In the 1996–97 season, Sergei made two comeback attempts, first with the Dallas Stars, for whom he played four games between November 15–29, followed by playing for HC Fribourg-Gottéron in Switzerland's Nationalliga A with former teammates Vyacheslav Bykov and Andrei Khomutov.

In 2001 Makarov was inducted into the IIHF Hall of Fame during the Ice Hockey World Championship in Germany. On 27 June 2016, it was announced that he would be inducted into the Hockey Hall of Fame on November 14, 2016 along with Eric Lindros, Rogie Vachon and Pat Quinn (posthumously).[5]

Personal life[edit]

After separating from his first wife Vera in Calgary, he met Mary, who had worked for the San Jose Sharks in the ticket sales. They married and had two children, Nick and Katerina.

Makarov is again divorced, and is living in Russia. His ex-wife and children, son Nick and daughter Katerina, still live in California. Makarov still works as a certified player agent who acts as a liaison for young Russians wanting to play in North America.

Career statistics[edit]

Regular season and playoffs[edit]

    Regular season   Playoffs
Season Team League GP G A Pts PIM GP G A Pts PIM
1976–77 Traktor Chelyabinsk USSR 11 1 0 1 4
1977–78 Traktor Chelyabinsk USSR 36 18 13 31 10
1978–79 CSKA Moscow USSR 44 18 21 39 12
1979–80 CSKA Moscow USSR 44 29 39 68 16
1980–81 CSKA Moscow USSR 49 42 37 79 22
1981–82 CSKA Moscow USSR 46 32 43 75 18
1982–83 CSKA Moscow USSR 30 25 17 42 6
1983–84 CSKA Moscow USSR 44 36 37 73 28
1984–85 CSKA Moscow USSR 40 26 39 65 28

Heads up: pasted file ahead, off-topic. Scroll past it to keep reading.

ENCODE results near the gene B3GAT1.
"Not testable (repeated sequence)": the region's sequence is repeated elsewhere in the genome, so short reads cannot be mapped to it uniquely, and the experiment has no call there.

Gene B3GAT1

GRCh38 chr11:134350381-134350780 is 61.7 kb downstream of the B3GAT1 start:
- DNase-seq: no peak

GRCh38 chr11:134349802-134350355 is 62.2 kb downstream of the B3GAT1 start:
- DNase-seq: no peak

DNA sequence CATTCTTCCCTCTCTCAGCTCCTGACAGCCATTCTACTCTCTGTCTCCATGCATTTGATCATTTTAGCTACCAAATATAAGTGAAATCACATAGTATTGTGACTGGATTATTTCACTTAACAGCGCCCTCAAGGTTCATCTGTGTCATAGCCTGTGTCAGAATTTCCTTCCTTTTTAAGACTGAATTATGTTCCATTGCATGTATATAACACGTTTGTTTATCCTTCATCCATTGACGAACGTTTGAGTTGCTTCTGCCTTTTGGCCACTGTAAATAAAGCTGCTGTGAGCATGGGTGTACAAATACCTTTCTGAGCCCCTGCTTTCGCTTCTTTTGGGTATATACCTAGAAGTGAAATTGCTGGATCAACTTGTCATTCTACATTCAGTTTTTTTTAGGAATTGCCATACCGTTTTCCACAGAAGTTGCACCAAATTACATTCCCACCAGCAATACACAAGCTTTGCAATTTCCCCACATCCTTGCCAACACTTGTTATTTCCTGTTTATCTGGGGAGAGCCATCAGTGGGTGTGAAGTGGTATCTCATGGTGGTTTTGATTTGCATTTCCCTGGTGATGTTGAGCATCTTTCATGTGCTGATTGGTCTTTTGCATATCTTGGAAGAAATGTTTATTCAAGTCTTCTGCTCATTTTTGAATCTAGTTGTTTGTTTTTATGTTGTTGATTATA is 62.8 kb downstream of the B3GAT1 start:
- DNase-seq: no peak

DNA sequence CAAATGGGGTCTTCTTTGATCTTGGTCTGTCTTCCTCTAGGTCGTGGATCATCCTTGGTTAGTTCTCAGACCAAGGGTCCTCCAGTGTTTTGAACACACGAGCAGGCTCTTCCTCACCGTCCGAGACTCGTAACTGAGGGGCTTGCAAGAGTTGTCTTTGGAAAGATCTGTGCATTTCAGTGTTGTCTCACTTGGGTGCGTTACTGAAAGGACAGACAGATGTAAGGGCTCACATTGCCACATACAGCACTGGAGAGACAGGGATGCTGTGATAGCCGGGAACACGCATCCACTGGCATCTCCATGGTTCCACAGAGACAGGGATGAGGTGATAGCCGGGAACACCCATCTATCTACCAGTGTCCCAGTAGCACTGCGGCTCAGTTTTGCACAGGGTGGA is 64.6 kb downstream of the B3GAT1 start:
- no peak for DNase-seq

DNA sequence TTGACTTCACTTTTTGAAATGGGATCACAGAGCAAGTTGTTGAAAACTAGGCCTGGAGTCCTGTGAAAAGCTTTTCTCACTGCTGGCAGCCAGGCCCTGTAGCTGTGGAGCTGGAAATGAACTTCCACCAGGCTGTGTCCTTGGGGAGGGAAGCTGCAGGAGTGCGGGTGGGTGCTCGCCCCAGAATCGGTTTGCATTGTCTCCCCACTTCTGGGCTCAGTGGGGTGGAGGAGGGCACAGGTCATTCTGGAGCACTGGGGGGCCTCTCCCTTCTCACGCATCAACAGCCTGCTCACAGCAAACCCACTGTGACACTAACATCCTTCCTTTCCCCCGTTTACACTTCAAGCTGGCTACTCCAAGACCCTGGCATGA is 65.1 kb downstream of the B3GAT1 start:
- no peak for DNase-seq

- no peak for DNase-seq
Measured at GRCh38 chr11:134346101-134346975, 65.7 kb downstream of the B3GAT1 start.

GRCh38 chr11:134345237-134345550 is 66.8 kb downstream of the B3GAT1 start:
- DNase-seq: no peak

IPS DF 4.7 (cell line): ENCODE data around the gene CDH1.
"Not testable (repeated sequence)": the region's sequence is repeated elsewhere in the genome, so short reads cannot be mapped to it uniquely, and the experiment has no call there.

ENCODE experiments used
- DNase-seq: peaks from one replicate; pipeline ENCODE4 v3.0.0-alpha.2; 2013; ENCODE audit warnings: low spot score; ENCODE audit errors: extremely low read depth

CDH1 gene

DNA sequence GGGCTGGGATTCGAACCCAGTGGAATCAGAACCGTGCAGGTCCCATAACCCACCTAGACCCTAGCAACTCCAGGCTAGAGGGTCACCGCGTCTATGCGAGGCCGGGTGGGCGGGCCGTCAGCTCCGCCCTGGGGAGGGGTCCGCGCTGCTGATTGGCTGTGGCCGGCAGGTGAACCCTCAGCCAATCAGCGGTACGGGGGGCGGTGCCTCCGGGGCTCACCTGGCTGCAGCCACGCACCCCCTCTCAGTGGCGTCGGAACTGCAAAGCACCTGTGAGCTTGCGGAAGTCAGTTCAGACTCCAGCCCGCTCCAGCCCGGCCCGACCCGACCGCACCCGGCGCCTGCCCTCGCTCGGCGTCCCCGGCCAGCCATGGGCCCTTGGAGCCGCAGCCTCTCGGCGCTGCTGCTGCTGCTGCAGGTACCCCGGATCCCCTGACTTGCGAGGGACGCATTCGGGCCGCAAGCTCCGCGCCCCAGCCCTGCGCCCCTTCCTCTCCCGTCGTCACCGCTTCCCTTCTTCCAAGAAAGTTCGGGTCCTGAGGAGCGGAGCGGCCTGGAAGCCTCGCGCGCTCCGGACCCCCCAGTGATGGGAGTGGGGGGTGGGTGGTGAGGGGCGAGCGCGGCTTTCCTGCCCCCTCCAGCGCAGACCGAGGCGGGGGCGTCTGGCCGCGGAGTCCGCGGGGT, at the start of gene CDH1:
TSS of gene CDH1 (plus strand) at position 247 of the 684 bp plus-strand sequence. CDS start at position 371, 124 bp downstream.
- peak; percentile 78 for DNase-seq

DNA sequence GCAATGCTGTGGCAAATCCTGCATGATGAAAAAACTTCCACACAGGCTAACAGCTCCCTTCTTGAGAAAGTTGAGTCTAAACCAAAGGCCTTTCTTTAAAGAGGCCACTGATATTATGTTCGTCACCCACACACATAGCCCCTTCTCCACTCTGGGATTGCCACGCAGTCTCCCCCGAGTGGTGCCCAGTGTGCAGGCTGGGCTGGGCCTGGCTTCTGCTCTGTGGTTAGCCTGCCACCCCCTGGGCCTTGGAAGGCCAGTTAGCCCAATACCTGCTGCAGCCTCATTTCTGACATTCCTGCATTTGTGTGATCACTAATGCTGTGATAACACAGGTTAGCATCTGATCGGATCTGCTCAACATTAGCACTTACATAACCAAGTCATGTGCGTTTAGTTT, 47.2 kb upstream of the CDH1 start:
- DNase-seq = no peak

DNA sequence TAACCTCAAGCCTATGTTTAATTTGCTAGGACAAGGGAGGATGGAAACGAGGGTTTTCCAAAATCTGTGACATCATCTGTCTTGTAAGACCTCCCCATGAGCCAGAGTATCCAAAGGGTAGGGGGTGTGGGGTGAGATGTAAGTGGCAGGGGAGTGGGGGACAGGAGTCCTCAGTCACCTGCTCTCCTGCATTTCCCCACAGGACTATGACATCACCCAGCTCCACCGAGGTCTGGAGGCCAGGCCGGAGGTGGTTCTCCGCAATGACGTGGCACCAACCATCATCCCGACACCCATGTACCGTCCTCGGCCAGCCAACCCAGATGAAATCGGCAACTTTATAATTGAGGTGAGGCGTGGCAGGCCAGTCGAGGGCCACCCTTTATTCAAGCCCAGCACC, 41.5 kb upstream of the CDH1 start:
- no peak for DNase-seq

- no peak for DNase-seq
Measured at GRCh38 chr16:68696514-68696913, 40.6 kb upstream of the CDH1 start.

1985–86 CSKA Moscow USSR 40 30 32 62 28
1986–87 CSKA Moscow USSR 40 21 32 53 26
1987–88 CSKA Moscow USSR 51 23 45 68 50
1988–89 CSKA Moscow USSR 44 21 33 54 42
1989–90 Calgary Flames NHL 80 24 62 86 55 6 0 6 6 0
1990–91 Calgary Flames NHL 78 30 49 79 44 3 1 0 1 0
1991–92 Calgary Flames NHL 68 22 48 70 60
1992–93 Calgary Flames NHL 71 18 39 57 40
1993–94 San Jose Sharks NHL 80 30 38 68 78 14 8 2 10 4
1994–95 San Jose Sharks NHL 43 10 14 24 40 11 3 3 6 4
1996–97 HC Fribourg-Gottéron NDA 6 3 2 5 2 1 0 0 0 0
1996–97 Dallas Stars NHL 4 0 0 0 0
USSR totals 519 322 388 710 290
NHL totals 424 134 250 384 317 34 12 11 23 8

International[edit]

Year Team Event Place   GP G A Pts PIM
1977 Soviet Union WJC 1st, gold medalist(s) 7 4 4 8 4
1978 Soviet Union WJC 1st, gold medalist(s) 7 8 7 15 4
1978 Soviet Union WC 1st, gold medalist(s) 10 3 2 5 5
1979 Soviet Union WC 1st, gold medalist(s) 8 8 4 12 6
1980 Soviet Union OG 2nd, silver medalist(s) 7 5 6 11 2
1981 Soviet Union WC 1st, gold medalist(s) 7 3 6 9 0
1981 Soviet Union CC 1st, gold medalist(s) 7 3 6 9 0
1982 Soviet Union WC 1st, gold medalist(s) 10 6 7 13 8
1983 Soviet Union WC 1st, gold medalist(s) 10 9 9 18 18
1984 Soviet Union OG 1st, gold medalist(s) 7 3 3 6 6
1984 Soviet Union CC 3rd, bronze medalist(s) 6 6 1 7 4
1985 Soviet Union WC 3rd, bronze medalist(s) 10 9 5 14 8
1986 Soviet Union WC 1st, gold medalist(s) 10 4 14 18 12
1987 Soviet Union WC 2nd, silver medalist(s) 10 4 10 14 8
1987 Soviet Union CC 2nd, silver medalist(s) 9 7 8 15 8
1988 Soviet Union OG 1st, gold medalist(s) 8 3 8 11 10
1989 Soviet Union WC 1st, gold medalist(s) 10 5 3 8 8
1990 Soviet Union WC 1st, gold medalist(s) 7 2 1 3 8
1991 Soviet Union WC 3rd, bronze medalist(s) 8 3 7 10 6
Junior totals 14 12 11 23 8
Senior totals 145 83 89 172 129

References[edit]

External links[edit]

Awards
Preceded by
Boris Mikhailov
Soviet MVP
1980
Succeeded by
Vladislav Tretiak
Preceded by
Nikolai Drozdetsky
Soviet MVP
1985
Succeeded by
Viacheslav Fetisov
Preceded by
Igor Larionov
Soviet MVP
1989
Succeeded by
Andrei Khomutov
Preceded by
Vladimir Petrov
Soviet Scoring Champion
1980, 1981, 1982
Succeeded by
Helmuts Balderis
Preceded by
Helmuts Balderis
Soviet Scoring Champion
1984, 1985, 1986, 1987, 1988, 1989
Succeeded by
Dmitri Kvartalnov
Preceded by
Brian Leetch
Winner of the Calder Memorial Trophy
1990
Succeeded by
Ed Belfour